I recently dragged the concept of “homonationalism” into the Orthosphere, feeling rather like a cat that proudly deposits a mangled meadow vole or titmouse on the hearthrug of its owner. Homonationalism, you will recall, is the proposition that Western societies are nice to homosexuals because this allows them to be nasty to Muslims. It was the theme of a conference hosted by the philosophy department at my university (and as no counter-conference was staged in the football stadium, we must suppose that homonationalism is a proposition with which the university administration substantially concurs).
Prowling through the blogosphere this morning, I pounced upon another postmodern academic concept, which I have since tortured and tormented, and which I here drop on the hearthrug for you to admire. The concept is “strategic essentialism,” a brainchild of the French feminist Luce Irigaray. Underground Pewster tells us that the Rev. Isabelle Hamley, recently appointed Chaplain to the Archbishop of Canterbury, is a disciple of Irigaray, and that Rev. Hamley’s soon-to-be-defended doctoral dissertation is nothing less than “An Irigarayan Reading of Judges 19-21.”
I am not what some would no doubt be pleased to call an Irigaray scholar, so my “unpacking” of the concept of “strategic essentialism” may leave it somewhat soiled, rumpled and torn. If I have misrepresented it, pleased be assured that it is only strategic misrepresentation.
For those who dwell beyond the ivy-clad walls of academe, “essentialism” is a pejorative name for the doctrine that some classes of phenomena are what philosophers call “natural kinds.” That is to say that the category exists in its own right, naturally, and has therefore been discovered rather than invented. These natural categories are contrasted with artificial categories, or what those in the know call “cultural constructions.” These artificial categories exist because we invented them, and we invented them because we found it useful to think in these terms.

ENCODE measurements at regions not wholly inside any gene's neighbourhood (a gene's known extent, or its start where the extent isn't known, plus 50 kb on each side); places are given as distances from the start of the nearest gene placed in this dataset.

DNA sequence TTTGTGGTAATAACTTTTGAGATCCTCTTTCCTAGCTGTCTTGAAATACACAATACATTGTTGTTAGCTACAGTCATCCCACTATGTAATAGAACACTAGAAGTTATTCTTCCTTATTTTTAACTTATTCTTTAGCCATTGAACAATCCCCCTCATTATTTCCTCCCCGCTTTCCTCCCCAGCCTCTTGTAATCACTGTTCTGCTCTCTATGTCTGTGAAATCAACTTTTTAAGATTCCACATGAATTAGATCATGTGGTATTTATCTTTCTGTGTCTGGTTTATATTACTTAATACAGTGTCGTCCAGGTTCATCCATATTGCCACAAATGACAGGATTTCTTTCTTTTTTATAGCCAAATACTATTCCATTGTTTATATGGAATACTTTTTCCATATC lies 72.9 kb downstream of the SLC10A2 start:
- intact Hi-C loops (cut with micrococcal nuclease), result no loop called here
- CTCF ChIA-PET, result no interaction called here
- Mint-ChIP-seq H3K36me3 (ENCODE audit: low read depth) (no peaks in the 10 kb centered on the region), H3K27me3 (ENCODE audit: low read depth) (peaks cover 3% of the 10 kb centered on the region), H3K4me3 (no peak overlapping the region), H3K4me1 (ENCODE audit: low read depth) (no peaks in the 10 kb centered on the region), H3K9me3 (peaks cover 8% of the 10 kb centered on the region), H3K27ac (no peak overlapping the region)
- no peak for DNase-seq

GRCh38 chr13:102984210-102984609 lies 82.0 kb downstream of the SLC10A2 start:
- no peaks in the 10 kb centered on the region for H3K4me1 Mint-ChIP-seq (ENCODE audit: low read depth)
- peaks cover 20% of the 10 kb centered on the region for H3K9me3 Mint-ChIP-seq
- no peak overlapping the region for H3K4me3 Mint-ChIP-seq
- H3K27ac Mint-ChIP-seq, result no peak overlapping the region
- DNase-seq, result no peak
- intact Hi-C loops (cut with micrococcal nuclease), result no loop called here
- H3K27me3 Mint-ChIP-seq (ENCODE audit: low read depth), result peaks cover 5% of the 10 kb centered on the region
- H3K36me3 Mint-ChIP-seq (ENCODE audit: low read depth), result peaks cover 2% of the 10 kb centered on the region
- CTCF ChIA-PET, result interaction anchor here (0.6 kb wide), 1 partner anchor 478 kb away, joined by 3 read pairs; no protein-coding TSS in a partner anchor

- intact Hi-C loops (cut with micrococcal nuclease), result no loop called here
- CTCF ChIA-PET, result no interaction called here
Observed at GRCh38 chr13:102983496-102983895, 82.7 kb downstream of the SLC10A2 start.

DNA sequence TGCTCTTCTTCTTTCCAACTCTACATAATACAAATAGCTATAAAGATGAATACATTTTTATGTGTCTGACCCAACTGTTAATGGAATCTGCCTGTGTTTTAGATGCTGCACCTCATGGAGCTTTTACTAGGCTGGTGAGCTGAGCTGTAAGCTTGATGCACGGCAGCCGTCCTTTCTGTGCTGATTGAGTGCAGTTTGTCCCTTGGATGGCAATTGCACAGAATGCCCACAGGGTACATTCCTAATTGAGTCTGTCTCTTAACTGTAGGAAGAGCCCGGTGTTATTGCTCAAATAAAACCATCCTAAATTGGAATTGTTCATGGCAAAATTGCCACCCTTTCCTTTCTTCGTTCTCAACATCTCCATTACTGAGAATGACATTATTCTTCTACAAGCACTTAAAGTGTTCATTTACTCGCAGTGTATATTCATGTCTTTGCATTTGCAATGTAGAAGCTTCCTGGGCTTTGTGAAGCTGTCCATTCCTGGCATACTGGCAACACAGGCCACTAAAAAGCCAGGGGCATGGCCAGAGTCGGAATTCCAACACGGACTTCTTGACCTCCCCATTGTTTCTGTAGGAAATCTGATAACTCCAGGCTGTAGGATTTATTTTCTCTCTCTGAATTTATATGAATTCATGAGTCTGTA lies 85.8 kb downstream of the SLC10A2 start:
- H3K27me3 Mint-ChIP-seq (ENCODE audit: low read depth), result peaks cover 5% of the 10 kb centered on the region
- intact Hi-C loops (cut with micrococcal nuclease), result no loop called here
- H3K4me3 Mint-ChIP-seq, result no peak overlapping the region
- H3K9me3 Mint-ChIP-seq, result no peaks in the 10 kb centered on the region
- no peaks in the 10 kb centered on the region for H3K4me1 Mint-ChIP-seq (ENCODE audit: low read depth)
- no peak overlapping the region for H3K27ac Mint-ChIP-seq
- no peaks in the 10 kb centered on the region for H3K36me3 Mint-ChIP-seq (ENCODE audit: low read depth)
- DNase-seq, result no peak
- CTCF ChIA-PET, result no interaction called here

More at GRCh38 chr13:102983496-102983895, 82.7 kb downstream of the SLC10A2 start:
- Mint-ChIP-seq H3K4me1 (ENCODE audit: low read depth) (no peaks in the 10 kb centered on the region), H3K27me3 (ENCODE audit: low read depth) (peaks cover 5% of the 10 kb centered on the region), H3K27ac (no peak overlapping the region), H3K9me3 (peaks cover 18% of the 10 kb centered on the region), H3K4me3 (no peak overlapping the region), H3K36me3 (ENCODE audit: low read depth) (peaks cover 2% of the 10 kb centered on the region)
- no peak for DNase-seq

The class of animals known as birds is, for instance, a natural kind, whereas the class of animals known as pets is a cultural construction. If humans got out of the habit of keeping pets, the category would loose its utility, fall out of use, and be forgotten.
For years now the cool kids on campus have been “anti-essentialists” who believe most or all classes of phenomena are cultural constructions. From this it follows that they believe the world can be radically transformed if we simply think and talk about it in a different way. The anti-essentialist world has no bones, so it can be cut up in any way that we please. This doctrine flourishes among intellectuals who inhabit a world of symbols and have only passing familiarity with the world of things. At bottom, anti-essentialism teaches that we can wish nice things into existence, even as we wish nasty things away.
Wishing away nasty cultural constructions is called “deconstruction.”
The problem for the cool kids is that plenty of people wish that they and their categories would go away, and on the doctrine of anti-essentialism, they and their categories have no justification other than utility. And since they and their categories are largely useless, this is no justification at all.
Thus the need for “strategic essentialism,” or what might be better called anti-essentialism with unprincipled exceptions.
Its motto: deconstruction for me, but not for thee.